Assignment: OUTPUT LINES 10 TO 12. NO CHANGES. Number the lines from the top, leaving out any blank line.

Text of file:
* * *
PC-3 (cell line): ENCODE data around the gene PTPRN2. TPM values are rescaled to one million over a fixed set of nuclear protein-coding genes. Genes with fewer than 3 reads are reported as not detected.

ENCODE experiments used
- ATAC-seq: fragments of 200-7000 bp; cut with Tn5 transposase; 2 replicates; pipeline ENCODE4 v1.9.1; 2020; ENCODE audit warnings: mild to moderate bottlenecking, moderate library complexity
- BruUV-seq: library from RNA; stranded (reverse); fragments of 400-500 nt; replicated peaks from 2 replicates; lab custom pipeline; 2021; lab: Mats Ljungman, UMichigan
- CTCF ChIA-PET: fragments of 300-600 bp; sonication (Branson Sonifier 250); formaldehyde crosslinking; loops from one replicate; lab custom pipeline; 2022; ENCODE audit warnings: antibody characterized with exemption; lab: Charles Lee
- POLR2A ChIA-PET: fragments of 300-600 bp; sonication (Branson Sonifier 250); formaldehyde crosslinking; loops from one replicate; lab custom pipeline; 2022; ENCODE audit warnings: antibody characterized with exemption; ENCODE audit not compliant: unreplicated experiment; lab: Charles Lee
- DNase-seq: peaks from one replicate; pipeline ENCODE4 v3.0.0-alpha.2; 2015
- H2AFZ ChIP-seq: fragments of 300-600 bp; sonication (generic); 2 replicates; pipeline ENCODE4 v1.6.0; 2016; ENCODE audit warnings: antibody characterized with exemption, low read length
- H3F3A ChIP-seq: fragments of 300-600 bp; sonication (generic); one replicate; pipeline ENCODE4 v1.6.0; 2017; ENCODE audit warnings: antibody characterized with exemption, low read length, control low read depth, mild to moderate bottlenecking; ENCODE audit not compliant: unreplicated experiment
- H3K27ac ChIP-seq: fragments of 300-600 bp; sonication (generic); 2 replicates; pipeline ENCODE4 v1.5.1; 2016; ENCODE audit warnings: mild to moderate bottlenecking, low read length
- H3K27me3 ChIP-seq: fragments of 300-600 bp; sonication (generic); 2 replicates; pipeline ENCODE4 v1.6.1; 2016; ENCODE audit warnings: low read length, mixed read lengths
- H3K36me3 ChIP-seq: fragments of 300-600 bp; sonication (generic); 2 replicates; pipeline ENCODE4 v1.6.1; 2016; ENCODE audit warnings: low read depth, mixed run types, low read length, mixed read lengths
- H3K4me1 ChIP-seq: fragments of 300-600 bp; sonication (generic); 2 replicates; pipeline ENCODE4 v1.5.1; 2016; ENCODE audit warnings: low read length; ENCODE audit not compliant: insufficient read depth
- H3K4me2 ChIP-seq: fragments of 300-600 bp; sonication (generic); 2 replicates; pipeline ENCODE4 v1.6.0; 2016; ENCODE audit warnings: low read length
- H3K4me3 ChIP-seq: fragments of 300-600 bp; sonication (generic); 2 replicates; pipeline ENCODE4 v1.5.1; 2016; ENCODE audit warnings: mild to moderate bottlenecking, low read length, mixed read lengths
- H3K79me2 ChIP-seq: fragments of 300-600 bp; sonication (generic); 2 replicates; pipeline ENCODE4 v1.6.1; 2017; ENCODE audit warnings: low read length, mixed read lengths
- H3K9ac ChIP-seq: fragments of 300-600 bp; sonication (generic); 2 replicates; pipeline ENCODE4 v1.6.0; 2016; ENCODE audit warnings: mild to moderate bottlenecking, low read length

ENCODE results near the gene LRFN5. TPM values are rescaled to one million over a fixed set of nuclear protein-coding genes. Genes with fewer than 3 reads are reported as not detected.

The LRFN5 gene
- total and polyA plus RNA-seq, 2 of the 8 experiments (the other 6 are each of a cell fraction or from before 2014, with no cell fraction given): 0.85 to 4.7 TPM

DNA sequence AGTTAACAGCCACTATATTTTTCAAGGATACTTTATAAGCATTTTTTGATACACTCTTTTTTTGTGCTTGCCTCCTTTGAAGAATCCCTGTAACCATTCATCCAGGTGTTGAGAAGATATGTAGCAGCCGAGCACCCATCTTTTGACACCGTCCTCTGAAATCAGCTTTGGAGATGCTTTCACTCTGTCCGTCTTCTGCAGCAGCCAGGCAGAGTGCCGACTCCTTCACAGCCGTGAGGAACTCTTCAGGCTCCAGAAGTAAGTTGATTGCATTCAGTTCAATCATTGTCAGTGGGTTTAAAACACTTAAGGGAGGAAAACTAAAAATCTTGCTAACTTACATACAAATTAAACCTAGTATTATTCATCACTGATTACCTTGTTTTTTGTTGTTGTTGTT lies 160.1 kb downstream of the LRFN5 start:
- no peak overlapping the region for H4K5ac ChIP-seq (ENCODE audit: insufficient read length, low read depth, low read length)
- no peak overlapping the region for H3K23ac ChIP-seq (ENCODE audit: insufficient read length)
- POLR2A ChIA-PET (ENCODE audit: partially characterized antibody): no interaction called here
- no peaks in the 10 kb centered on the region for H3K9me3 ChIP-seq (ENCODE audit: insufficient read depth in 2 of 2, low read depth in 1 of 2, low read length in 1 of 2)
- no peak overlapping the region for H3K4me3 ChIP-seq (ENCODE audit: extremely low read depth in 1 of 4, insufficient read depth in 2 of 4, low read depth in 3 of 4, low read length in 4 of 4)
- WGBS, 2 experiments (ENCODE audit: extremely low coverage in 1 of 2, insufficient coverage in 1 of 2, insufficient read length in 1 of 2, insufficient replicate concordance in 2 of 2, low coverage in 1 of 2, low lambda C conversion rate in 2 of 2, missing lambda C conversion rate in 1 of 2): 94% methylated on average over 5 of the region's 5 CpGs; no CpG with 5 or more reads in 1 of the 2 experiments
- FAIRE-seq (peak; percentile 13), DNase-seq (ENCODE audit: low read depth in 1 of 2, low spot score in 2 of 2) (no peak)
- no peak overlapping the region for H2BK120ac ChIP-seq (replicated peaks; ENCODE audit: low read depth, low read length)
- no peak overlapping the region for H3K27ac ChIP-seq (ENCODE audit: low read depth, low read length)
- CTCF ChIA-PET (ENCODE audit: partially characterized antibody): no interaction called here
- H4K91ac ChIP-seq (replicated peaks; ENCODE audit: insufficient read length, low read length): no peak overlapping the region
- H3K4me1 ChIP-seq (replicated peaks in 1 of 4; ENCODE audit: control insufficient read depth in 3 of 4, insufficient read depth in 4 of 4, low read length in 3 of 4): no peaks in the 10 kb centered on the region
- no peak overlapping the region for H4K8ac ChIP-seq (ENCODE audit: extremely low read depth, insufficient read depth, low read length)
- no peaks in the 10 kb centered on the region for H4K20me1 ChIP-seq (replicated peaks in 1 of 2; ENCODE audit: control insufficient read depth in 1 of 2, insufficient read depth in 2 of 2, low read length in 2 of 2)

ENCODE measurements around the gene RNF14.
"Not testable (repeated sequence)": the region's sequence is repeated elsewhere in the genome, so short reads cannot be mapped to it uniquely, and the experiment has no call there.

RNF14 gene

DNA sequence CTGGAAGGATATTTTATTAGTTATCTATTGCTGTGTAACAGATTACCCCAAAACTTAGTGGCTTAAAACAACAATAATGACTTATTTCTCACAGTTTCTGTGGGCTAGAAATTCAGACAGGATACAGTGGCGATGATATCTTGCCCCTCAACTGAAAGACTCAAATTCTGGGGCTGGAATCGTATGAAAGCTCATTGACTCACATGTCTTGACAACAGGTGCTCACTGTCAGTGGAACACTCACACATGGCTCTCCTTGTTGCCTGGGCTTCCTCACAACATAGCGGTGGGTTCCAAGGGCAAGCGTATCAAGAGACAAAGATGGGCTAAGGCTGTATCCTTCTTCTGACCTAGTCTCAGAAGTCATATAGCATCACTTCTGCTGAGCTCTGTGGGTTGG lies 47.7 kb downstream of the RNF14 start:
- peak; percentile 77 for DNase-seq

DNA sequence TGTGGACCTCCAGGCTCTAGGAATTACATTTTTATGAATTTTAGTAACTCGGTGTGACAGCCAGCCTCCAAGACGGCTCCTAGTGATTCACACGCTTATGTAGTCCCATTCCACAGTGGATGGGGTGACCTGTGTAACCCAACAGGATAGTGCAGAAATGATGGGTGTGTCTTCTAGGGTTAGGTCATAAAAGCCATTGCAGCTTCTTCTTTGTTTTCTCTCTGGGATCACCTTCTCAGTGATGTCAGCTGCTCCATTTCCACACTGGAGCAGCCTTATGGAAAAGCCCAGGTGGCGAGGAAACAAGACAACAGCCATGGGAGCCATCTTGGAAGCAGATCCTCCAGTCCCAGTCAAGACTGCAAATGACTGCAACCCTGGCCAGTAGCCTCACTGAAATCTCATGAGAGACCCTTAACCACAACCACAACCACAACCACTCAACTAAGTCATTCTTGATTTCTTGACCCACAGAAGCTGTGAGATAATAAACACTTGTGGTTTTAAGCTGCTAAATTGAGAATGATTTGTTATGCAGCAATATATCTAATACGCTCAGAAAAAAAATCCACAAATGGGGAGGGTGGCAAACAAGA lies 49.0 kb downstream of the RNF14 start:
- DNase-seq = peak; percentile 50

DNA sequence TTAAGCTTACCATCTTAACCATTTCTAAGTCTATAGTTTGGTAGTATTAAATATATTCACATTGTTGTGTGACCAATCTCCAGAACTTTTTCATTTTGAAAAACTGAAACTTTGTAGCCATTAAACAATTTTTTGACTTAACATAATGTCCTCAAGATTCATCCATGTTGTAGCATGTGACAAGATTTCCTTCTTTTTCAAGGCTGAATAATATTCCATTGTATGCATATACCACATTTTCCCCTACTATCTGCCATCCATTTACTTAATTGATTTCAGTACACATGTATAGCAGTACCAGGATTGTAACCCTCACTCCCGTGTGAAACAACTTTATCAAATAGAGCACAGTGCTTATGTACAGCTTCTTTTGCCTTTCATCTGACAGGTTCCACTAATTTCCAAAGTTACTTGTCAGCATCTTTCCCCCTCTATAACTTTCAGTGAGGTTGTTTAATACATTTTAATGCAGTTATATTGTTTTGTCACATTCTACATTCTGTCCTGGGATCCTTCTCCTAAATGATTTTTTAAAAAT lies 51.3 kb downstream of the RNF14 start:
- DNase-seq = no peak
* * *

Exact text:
- H3K27ac ChIP-seq: fragments of 300-600 bp; sonication (generic); 2 replicates; pipeline ENCODE4 v1.5.1; 2016; ENCODE audit warnings: mild to moderate bottlenecking, low read length
- H3K27me3 ChIP-seq: fragments of 300-600 bp; sonication (generic); 2 replicates; pipeline ENCODE4 v1.6.1; 2016; ENCODE audit warnings: low read length, mixed read lengths
- H3K36me3 ChIP-seq: fragments of 300-600 bp; sonication (generic); 2 replicates; pipeline ENCODE4 v1.6.1; 2016; ENCODE audit warnings: low read depth, mixed run types, low read length, mixed read lengths